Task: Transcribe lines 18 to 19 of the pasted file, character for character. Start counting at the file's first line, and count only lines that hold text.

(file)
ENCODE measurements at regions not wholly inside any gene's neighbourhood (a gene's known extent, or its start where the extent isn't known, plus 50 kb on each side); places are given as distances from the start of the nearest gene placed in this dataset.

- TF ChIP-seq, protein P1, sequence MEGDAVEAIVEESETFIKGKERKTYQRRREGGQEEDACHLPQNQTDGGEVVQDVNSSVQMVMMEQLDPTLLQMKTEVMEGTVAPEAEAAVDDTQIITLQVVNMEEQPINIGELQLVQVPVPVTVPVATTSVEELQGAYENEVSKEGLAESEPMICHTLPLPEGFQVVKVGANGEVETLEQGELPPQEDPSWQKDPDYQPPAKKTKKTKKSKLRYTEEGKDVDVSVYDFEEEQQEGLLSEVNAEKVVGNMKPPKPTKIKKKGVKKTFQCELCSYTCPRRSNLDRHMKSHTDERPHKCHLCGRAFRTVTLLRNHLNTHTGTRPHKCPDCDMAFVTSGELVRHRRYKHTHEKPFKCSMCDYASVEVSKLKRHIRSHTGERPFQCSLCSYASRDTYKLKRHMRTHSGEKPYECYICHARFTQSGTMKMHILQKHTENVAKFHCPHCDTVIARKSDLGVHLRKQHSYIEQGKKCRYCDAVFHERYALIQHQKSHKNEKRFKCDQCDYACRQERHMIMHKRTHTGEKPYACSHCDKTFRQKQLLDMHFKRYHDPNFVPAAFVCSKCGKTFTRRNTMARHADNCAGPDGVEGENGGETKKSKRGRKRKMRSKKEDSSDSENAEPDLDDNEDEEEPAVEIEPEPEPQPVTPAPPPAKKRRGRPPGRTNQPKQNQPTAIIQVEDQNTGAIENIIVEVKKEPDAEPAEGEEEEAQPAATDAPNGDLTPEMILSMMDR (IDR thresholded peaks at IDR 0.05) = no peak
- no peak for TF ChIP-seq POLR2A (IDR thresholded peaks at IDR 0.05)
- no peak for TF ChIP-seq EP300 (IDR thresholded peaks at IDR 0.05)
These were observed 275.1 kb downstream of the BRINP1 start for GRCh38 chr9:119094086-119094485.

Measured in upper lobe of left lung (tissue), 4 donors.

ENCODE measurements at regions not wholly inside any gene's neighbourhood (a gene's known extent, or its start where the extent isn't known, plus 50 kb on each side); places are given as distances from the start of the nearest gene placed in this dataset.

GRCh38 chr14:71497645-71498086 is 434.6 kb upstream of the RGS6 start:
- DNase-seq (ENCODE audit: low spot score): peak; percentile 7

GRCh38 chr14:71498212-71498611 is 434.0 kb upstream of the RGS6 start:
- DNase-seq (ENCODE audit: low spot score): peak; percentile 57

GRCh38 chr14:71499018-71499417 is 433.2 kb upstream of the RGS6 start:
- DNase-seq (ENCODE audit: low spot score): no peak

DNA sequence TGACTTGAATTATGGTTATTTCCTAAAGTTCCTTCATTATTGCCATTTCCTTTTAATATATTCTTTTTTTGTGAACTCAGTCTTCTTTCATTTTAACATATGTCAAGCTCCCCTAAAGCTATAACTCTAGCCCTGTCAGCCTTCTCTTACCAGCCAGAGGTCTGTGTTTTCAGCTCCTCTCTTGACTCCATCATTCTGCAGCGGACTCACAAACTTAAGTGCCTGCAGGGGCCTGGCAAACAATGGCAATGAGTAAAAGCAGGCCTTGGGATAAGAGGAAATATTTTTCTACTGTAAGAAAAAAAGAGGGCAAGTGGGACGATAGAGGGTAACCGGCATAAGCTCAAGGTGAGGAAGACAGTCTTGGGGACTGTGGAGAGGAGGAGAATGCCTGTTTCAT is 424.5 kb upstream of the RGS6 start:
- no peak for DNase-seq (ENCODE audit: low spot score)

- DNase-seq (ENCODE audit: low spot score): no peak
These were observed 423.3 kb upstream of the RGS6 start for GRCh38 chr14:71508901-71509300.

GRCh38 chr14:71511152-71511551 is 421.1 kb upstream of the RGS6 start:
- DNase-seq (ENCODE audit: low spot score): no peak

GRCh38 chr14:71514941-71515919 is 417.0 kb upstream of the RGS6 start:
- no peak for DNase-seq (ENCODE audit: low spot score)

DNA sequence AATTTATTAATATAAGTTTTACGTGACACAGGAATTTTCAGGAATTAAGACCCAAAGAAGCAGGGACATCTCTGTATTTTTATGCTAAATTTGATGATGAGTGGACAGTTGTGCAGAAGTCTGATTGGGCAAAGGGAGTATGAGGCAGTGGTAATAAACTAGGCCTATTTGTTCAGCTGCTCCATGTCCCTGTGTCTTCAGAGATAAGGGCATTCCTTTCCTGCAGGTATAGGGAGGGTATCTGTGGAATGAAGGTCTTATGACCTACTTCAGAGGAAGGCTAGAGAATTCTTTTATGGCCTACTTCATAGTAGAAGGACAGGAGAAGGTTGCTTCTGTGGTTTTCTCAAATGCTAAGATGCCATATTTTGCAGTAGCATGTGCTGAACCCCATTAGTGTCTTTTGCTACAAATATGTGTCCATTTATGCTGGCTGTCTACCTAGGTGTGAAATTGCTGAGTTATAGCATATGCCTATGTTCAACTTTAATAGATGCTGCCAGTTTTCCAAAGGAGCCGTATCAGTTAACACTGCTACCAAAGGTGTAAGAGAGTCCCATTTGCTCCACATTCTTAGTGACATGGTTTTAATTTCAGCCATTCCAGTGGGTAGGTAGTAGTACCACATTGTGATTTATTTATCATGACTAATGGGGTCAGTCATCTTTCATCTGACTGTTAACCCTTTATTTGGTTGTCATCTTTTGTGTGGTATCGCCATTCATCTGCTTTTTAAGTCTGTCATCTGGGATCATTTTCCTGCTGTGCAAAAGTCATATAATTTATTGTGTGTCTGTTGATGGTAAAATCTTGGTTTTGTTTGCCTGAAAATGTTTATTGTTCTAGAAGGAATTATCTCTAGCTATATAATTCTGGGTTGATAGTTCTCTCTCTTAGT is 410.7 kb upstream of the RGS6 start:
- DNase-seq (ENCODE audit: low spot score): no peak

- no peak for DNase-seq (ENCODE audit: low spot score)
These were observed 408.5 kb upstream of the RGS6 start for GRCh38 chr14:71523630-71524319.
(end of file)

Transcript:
GRCh38 chr14:71511152-71511551 is 421.1 kb upstream of the RGS6 start:
- DNase-seq (ENCODE audit: low spot score): no peak